That was when Luke says Ryberg began reaching for his police-issued Glock in his holster.
Luke’s statement to investigators recounted: “… this is it. I’ve got to do something! He’s gonna get my gun. He’s getting my gun, (I’m) trying to lock it (demonstrating holding his right arm tight to his side), you know, fight him off, and then I felt that, there was something (indicating) that he’s got my gun. That’s when I said, I believe I said, ‘Randy! Shoot him! Shoot him!’ Cuz’ I think he’s getting my gun. You know, I mean he was getting my gun …”
The car doors were locked and Krouse used his expandable baton to break out the passenger window and driver’s side window. Luke heard Krouse fire two gunshots and said Ryberg stopped fighting. They pulled Ryberg out of the vehicle onto the pavement and trained their weapons on him until backup and paramedics arrived and administered CPR. He later died at the hospital.
An autopsy report from the Denver Office of the Medical Examiner said preliminary toxicology tests indicated that Ryberg had methamphetamine and cocaine in his system.
When reached by phone Oct. 22, Ryberg’s mother, Brenda, said she could not comment on the case because the family has not decided on future actions. It is unclear whether they are considering appealing to the DA or a possible lawsuit, but she disagrees with the decision not to criminally charge the officer.
“They say it’s final. I say it isn’t,” she said.
When asked why he screamed for Krouse to shoot, Luke said, “my life was in danger. That’s why — if I had the gun, I woulda shot.” In a separate incident in 2003, Krouse was standing behind the officer who shot and killed Paul Childs, a developmentally disabled boy who was unarmed.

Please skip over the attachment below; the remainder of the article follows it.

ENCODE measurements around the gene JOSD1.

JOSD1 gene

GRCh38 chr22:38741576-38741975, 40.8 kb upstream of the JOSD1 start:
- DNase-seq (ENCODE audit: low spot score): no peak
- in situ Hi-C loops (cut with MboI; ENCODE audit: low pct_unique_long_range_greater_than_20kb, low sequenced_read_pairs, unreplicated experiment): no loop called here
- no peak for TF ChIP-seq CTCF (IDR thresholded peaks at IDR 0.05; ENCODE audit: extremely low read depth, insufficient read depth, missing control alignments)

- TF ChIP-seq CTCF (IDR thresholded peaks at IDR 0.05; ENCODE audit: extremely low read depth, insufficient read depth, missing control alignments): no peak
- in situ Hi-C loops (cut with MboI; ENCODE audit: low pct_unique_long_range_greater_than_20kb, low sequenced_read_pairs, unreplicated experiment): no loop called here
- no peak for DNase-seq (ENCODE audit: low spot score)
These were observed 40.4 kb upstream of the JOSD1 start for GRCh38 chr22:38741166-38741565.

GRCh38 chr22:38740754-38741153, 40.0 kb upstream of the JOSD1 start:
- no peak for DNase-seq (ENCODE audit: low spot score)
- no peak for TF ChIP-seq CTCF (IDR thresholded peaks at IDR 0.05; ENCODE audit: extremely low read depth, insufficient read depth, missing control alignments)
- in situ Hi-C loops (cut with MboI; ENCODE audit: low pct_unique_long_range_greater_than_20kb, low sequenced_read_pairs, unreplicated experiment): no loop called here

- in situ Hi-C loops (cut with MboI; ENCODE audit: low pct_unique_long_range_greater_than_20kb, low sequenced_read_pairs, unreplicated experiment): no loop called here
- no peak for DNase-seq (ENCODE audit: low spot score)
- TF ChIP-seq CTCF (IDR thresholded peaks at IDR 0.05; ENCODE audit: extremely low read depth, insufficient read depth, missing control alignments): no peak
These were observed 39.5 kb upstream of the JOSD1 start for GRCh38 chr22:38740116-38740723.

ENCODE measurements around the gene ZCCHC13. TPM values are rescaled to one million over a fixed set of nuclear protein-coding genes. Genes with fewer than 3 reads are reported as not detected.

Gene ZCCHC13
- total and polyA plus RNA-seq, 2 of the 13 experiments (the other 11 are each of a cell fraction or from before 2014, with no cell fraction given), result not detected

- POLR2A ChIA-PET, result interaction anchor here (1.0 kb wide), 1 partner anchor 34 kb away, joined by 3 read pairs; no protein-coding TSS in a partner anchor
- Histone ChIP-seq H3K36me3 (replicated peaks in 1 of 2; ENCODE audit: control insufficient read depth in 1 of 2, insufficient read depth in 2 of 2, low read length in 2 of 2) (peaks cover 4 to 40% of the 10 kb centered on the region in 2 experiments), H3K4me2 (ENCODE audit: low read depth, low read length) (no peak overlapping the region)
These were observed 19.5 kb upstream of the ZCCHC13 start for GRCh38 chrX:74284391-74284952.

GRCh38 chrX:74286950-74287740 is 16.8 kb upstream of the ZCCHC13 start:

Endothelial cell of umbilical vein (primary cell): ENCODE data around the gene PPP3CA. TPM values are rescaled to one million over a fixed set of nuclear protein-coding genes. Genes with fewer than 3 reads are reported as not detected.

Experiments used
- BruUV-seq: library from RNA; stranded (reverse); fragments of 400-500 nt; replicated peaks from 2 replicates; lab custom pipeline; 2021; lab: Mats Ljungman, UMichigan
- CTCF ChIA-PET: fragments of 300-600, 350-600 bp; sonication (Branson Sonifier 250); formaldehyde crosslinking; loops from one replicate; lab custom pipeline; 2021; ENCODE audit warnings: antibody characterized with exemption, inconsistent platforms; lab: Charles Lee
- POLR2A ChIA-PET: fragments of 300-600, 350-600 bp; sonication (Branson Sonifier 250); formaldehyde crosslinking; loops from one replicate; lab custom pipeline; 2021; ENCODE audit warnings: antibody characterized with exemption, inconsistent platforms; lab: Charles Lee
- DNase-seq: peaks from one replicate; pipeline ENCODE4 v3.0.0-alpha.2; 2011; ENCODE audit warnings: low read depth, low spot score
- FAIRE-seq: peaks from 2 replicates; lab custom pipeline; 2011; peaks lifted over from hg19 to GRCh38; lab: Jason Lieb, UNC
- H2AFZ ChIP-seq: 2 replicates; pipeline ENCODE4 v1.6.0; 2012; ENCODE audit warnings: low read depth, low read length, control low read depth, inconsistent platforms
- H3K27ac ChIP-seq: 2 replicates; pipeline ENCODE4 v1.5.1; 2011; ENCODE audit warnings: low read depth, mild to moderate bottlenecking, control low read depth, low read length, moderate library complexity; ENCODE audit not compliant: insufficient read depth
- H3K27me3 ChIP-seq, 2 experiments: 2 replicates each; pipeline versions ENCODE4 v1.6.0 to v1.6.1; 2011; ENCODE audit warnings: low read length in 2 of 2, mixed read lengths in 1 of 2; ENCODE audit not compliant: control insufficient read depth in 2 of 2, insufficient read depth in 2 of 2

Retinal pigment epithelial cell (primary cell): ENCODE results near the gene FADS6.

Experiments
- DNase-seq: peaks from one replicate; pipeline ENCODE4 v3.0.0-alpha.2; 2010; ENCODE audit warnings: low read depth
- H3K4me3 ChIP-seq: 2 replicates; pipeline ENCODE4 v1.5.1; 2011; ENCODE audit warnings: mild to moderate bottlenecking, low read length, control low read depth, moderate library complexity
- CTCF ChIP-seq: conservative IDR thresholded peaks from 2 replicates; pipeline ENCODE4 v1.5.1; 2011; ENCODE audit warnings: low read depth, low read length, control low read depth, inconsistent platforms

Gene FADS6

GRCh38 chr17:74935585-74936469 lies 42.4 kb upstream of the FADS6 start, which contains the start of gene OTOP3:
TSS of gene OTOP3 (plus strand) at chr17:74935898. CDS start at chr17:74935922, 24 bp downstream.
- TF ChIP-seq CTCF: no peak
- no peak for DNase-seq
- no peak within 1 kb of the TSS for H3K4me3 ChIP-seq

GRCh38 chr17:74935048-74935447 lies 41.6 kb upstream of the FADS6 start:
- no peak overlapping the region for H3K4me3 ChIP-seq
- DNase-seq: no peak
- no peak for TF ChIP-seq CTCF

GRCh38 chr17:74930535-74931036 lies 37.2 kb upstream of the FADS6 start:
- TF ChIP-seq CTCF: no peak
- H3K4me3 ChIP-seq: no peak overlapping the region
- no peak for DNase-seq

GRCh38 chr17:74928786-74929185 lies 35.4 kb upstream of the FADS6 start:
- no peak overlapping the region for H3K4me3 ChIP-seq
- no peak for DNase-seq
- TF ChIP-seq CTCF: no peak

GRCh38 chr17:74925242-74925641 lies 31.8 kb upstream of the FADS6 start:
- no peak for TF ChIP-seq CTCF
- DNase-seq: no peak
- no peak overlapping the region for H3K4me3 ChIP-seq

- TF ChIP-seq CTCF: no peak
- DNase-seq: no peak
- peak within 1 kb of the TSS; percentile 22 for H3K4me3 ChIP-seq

Four witnesses said they saw Ryberg attacking Luke in the front seat and saw the subsequent shooting. One said they observed that Ryberg’s left hand was free from the cuff, as Luke and Krouse reported. Luke suffered a few scrapes and had glass in his eye from the broken windows, but was otherwise unharmed.
Morrissey said Krouse “displayed courage and good judgment” in his actions, which the DA says possibly saved a life.
“It is worth noting that once free, Ryberg’s first efforts were not to open the passenger door and flee; rather, he first attempted to arm himself with Officer Luke’s taser and then attempted to grab and had his hand on Officer Luke’s gun,” Morrissey said in a letter to Denver police chief Robert White. “It is thanks only to Officer Luke’s resistance and, then, Officer Krouse’s quick response in coming to Officer Luke’s aid, that Ryberg was unable to obtain Officer Luke’s handgun and use it to harm or kill Officer Luke.”
Brenda Ryberg refuted the information in the report.
“I don’t agree with any of it,” she said.
There is still the possibility that Krouse could face administrative or civil penalties, which are determined by Civil Liability Division of the Denver Police Department. It is unknown whether Luke faces any kind of reprimand.